In many circles, codependency is frowned upon. But when it comes to IT implementations at insurance companies, codependency may be a good thing.That's the philosophy behind the IT success at Selective Insurance Group Inc., a Branchville, N.J.-based holding company for seven property/casualty insurance companies.

"Our business projects and IT projects are codependent. We have joint business and IT managers who work on every project," says Jeff Kamrowski, senior vice president of business services. "To be successful, there has to be a direct connection between the business and IT. The two have to work hand-in-hand. As a result, we are implementing information technology that makes sense and meets the business requirements."

With the synergies between the business side and IT side of the insurance house acknowledged, more insurance company leaders are realizing that IT application portfolio management (APM) and project portfolio management (PPM) can no longer operate in separate silos.

APM enables company leaders to assess the applications in the portfolio, evaluate potential changes and understand the risks and impact of these changes. APM is a discipline and a tool set CIOs can use to respond to the pressures of managing an application portfolio.

PPM enables company leaders to organize a series of projects into a single portfolio that will provide reports based on the various project objectives, costs, resources and risks. APM and PPM software is available to facilitate both of these functions.

Although stand-alone APM and PPM initiatives have garnered results for many years, when these initiatives are melded together and tied to overall company goals, the positive returns multiply.

Why, in this case, is it a good idea to create dependencies and links between the two disciplines? Consider the following: Recent industry studies show that 40% of capital investments are wasted mainly due to lack of alignment with business strategy, according to "The Seven Habits of Highly Effective Portfolio Management Implementations," a whitepaper from UMT Consulting, a New York portfolio management consulting company. As a result, there is a need for a more holistic view that enables organizations to connect projects to overall business objectives and, thereby, more successfully utilize their resources.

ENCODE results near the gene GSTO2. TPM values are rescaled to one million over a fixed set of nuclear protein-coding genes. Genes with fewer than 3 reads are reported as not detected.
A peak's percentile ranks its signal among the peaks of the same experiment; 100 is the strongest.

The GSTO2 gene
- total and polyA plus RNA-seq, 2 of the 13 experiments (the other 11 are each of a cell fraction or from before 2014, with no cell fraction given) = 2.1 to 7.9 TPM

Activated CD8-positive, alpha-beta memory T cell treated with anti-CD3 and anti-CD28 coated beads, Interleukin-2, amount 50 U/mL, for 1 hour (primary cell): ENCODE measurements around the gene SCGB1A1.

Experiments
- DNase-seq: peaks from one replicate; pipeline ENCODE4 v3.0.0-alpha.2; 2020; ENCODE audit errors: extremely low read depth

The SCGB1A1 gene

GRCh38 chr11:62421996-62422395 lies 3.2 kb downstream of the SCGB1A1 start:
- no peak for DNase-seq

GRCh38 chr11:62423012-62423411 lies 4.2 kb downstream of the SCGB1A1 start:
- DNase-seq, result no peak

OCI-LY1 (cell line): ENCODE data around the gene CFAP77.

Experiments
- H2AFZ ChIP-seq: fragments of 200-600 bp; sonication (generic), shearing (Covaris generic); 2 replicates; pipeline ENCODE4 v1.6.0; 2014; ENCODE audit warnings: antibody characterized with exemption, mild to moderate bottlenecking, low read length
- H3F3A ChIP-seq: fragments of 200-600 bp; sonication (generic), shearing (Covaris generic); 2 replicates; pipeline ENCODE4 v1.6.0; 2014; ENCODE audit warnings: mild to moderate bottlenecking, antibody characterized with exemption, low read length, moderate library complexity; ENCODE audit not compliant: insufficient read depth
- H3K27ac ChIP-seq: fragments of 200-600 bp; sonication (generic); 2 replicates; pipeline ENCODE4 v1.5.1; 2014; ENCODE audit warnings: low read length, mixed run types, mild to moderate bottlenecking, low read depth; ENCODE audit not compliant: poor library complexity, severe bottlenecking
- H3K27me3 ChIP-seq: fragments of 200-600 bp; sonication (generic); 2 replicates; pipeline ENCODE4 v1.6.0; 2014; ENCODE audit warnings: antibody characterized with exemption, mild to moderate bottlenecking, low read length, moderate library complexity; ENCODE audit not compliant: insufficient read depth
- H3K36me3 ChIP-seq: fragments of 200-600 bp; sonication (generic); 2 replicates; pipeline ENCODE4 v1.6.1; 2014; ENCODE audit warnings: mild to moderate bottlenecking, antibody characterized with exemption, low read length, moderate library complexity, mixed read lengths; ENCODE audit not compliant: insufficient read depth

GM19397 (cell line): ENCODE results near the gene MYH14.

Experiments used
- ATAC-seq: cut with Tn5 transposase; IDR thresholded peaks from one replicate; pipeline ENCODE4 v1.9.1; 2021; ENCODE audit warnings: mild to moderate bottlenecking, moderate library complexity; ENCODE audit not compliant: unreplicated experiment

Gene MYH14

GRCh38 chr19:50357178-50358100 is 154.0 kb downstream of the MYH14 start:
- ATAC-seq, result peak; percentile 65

According to the whitepaper, the advantage of analyzing both applications and projects through a portfolio lens is becoming clearer as the industry matures. Company leaders must examine and manage the synergies between applications and project portfolios.

For example, in order to understand what new projects to invest in, it is essential to understand existing applications and what areas of the business need future support. A holistic view of both APM and PPM can help uncover redundancies, address gaps and reduce waste within an organization's IT portfolio, according to Gil Makleff, a consultant with UMT and the author of the whitepaper.

To create this synergy, insurers should establish and prioritize seven to 10 objectives related to various aspects of their operations, such as finance and human resources, Makleff says.

"Then, look at the IT projects you have and ask how they are supporting the objectives. First, you choose the right projects. Then, you start to implement plans to make sure you are implementing them efficiently," he advises.

To measure how closely IT projects support business objectives, leaders should develop impact definitions, employ key performance indicators or use a balanced scorecard. By tapping into these tools and taking a broader perspective, project management efforts take on a whole new meaning in today's environment, Makleff adds.

"Project management used to be a technical tool that allowed managers to get into the nitty-gritty and focus on how technology would be implemented," Makleff says. "Today, it has become more collaborative and actually helps to drive innovation."

The integrated approach is becoming more prevalent and even more useful as insurers realize that they can no longer simply add technology for technology's sake, as was frequently the case during the 1980s and 1990s, says Julian Dobbins, director of product management at MicroFocus, a Newbury, England-based software developer.

"There is a greater pragmatism now. In the U.K., there is a movement called 'sweating the assets,'" Dobbins says.

With this in mind, companies are taking a more conservative view. "The conversation today is how to maximize the value of what we already have on the table," Dobbins says. To support such efforts, MicroFocus offers enterprise application modernization and management software, which enables organizational business applications to respond to market changes and embrace modern architectures with reduced cost and risk.